Despite major growth in 2021, the Lightning Network still remains a niche product
Bitcoin's scaling solution has seen unprecedented success, but it's still far away from mainstream.
The Lightning Network, Bitcoin’s scaling solution, has seen incredible success last year, growing both in capacity and transaction count.
With an exponentially increasing rate of adoption, Lightning is set to see even bigger success in 2022, continuing to attract more and more users.
However, despite its meteoric growth, Lightning still remains mostly a niche product, catering to a very small part of the Bitcoin market.
Bitcoin’s Lightning Network is yet to become mainstream
While most of the industry was focused on the growth of Ethereum’s Layer-2 scaling solutions, the Lightning Network had its best year ever.
Bitcoin’s high-speed payments network saw a huge increase in usage thanks to several major integrations.
The most high-profile implementation of the Lightning Network took place in El Salvador after it became the first country in the world to adopt Bitcoin as legal tender. El Salvador’s state-developed Chivo wallet has a proprietary Lightning Network node and uses the high-speed payment network to facilitate low-cost and near-instant transactions.
And while we’re yet to see if El Salvador’s Chivo wallet will stand the test of time, it acted as a significant booster to the usage level of the Lightning Network.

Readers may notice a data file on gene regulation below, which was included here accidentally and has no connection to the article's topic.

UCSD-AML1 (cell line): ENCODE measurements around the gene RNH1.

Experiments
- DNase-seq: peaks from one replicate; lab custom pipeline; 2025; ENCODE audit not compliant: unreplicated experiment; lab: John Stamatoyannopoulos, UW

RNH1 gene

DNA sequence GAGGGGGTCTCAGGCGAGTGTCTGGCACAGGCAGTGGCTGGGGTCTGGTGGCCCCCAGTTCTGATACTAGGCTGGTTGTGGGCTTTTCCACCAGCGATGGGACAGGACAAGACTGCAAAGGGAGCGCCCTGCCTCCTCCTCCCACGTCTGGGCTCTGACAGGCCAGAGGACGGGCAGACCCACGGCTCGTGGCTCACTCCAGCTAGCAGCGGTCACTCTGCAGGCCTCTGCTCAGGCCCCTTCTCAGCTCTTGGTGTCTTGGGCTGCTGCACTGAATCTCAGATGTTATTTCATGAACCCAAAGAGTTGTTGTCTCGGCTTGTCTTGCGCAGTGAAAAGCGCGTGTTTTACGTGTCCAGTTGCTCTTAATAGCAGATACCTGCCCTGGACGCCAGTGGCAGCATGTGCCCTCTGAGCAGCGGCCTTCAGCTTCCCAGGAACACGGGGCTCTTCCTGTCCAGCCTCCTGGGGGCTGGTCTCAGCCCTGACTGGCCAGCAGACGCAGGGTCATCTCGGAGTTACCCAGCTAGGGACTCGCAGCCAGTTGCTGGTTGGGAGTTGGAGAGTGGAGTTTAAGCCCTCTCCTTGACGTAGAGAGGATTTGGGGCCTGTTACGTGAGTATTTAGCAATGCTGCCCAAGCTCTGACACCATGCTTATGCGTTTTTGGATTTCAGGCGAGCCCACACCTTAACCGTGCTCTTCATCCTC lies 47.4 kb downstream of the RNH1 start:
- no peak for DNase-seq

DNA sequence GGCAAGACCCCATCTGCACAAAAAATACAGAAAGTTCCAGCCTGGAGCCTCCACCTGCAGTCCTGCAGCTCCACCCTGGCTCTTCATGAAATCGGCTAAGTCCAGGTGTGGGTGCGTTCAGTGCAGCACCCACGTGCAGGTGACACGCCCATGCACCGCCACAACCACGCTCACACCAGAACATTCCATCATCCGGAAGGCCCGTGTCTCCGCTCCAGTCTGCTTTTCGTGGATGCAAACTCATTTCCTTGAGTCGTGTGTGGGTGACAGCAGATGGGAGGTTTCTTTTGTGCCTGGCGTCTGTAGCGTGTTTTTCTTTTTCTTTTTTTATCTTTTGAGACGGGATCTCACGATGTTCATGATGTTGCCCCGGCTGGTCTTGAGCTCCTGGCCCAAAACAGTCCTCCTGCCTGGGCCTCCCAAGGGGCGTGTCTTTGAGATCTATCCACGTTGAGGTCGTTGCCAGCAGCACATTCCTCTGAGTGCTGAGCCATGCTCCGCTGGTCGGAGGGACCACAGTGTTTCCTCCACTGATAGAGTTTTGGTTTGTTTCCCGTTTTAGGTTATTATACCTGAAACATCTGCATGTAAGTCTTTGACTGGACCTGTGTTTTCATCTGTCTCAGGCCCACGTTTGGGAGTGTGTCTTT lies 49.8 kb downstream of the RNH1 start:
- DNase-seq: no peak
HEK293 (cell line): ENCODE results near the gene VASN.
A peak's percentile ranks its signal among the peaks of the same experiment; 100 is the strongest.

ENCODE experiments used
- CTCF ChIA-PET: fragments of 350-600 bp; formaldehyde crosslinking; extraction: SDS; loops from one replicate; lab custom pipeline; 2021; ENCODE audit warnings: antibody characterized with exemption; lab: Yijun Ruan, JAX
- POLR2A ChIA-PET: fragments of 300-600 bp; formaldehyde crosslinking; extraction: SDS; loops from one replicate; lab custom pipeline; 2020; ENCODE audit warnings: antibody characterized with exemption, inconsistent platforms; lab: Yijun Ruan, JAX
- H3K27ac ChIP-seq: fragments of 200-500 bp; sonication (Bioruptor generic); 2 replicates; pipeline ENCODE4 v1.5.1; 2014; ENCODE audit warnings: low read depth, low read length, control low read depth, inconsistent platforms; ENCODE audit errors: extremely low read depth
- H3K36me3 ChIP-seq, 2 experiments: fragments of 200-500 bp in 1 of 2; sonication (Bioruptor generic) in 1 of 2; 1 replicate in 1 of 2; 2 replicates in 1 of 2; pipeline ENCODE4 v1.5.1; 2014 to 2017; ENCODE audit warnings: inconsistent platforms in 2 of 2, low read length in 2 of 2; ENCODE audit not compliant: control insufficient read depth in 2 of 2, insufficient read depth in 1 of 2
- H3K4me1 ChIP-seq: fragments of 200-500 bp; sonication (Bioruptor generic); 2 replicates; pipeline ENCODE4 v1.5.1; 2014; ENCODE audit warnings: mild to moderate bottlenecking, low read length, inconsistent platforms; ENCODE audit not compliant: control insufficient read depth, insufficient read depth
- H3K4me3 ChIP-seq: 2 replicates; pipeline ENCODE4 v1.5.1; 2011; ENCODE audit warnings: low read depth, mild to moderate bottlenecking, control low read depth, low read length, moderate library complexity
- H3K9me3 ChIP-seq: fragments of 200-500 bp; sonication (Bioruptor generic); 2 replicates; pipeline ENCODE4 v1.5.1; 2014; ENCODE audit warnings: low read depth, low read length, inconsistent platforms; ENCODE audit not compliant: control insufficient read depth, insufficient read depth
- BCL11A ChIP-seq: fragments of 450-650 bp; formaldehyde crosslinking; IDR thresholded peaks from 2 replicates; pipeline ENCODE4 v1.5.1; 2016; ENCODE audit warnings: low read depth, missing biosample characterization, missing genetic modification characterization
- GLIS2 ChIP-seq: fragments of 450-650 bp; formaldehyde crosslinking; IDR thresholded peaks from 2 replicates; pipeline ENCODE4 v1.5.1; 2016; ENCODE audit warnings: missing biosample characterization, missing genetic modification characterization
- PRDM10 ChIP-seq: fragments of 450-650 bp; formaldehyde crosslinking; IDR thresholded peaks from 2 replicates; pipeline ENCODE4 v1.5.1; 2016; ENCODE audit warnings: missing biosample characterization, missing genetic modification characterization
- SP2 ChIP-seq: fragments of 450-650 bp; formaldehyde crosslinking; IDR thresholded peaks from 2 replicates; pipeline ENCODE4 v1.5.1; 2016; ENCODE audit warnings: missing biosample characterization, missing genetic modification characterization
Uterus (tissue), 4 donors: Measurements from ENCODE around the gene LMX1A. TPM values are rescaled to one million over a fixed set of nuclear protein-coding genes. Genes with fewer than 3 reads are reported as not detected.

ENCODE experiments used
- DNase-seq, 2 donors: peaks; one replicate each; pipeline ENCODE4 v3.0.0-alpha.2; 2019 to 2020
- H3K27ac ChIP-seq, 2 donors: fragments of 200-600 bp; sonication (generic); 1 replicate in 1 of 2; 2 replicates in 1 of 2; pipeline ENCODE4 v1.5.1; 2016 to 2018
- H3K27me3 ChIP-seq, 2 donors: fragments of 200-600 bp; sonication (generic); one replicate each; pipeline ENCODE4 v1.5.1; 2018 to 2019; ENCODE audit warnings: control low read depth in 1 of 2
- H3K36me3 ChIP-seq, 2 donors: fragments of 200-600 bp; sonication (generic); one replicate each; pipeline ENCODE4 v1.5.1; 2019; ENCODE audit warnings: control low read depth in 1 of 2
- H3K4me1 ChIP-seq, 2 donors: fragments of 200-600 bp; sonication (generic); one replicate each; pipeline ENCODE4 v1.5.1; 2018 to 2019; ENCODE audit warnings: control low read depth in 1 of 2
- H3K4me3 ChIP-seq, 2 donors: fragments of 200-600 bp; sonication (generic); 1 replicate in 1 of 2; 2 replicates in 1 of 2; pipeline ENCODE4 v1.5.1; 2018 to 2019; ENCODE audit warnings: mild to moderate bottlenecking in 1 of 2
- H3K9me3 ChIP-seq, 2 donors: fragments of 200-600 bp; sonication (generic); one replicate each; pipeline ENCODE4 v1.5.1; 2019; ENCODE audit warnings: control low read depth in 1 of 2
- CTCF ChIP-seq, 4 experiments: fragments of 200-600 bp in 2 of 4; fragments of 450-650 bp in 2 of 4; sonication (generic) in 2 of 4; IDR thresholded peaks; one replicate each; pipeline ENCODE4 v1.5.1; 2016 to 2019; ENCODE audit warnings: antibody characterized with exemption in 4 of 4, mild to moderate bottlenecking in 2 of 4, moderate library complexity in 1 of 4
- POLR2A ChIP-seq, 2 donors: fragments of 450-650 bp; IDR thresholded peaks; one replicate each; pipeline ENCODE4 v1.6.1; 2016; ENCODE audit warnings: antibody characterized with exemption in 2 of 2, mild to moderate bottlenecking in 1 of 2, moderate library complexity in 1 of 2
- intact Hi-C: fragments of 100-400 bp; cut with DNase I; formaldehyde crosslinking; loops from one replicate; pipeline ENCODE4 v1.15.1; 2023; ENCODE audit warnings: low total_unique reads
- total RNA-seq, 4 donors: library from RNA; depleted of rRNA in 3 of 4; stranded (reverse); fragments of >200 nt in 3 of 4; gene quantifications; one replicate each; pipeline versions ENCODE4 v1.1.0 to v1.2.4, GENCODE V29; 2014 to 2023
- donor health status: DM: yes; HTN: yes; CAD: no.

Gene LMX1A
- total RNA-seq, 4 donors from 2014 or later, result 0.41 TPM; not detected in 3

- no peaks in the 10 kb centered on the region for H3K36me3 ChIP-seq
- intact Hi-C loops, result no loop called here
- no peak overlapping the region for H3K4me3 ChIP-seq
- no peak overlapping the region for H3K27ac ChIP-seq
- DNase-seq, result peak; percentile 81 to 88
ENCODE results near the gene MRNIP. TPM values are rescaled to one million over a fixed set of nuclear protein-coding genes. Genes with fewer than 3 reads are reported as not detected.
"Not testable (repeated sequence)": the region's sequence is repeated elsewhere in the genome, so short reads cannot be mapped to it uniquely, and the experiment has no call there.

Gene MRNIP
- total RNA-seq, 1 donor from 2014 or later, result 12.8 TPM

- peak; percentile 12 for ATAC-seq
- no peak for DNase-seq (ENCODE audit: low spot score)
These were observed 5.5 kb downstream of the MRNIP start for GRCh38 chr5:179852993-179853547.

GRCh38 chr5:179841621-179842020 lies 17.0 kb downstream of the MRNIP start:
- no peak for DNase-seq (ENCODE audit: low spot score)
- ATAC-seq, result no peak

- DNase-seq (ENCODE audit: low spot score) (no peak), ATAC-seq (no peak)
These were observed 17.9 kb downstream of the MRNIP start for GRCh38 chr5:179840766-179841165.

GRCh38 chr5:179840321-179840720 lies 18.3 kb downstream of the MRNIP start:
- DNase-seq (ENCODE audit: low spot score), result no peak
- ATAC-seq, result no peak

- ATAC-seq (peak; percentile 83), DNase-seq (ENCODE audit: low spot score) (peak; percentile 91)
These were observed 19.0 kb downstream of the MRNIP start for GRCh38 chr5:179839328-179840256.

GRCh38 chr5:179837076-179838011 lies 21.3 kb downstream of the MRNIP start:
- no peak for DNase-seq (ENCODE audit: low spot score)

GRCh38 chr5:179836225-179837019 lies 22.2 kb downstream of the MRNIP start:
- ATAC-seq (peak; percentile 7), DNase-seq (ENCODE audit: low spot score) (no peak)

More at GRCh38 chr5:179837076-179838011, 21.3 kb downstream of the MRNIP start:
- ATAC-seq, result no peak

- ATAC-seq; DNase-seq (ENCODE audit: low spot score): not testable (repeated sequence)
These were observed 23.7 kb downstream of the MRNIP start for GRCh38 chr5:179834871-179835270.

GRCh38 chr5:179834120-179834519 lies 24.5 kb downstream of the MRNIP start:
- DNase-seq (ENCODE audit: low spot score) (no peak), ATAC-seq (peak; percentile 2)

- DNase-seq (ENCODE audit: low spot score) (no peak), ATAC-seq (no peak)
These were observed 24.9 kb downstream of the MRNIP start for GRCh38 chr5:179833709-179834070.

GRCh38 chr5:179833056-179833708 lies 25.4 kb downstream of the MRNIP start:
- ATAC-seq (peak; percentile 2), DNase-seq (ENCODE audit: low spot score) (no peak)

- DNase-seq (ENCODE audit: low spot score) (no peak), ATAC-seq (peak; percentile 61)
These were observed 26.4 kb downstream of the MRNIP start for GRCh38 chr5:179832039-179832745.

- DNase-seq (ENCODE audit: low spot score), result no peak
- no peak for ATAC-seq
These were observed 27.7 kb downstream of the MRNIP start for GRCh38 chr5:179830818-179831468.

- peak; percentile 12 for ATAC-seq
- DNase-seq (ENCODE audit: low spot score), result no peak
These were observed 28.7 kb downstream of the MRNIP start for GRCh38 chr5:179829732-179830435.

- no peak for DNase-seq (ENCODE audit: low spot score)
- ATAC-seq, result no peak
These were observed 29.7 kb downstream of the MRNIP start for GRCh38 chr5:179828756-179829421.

Lightning’s usage was further boosted by two other major integrations.
In September last year, Twitter expanded its tipping feature to include Bitcoin. Available to users in El Salvador and the U.S., the feature enables users to send and receive Bitcoin essentially for free. For this, Twitter integrated with Strike, a payments application built on the Lightnin Network, which offers instant and free Bitcoin payments globally.
Online publishing platform Substack enabled a similar feature in late summer, partnering with OpenNode to enable its 500,000 paying customers to purchase subscriptions using Bitcoin.
Last week, Mobile payments provider Cash App has also announced that it will introduce Lightning to its 36 million customers in the U.S. and the U.K.
All of this has led to the Lightning Network experiencing unprecedented growth. According to data from CoinShares, Lightning has seen its network capacity, node count, channel count, and average channel size all increase significantly throughout the past year.
In its latest Digital Asset Outlook report, CoinShares said that it expects Lightning to continue its growth in 2022. The company also believes that Lightning will begin experimenting with new use cases and move beyond just being a high-speed payment network for Bitcoin.
However, while the growth the network experienced was significant relative to its past performance, it still remains a niche product in the crypto market.
CoinShares noted that despite being around for four years, it still caters to a relatively small part of the market, consisting mostly of hobbyists and entrepreneurs. The underbanked and politically dissident also represent a significant portion of its user base, but a small part of the overall market.
Lightning’s lack of popularity in the mainstream crypto market could also be caused by Bitcoin itself. The majority of the market still sees Bitcoin as a long-term investment and a hedge against inflation, choosing to hold the asset instead of using it for payments.
The emergence of low-cost Layer-2 EVMs has also made Bitcoin much less attractive as a means of payment, drastically reducing the part of the market Lightning is trying to service.
Nonetheless, Lightning’s slow and organic growth could be positive. The dramatic growth many DeFi and payment protocols experienced in the past few years ended in equally dramatic crashes. If Lightning keeps going at its slow and steady development pace, it has the potential to remain an integral part of the crypto market for years to come.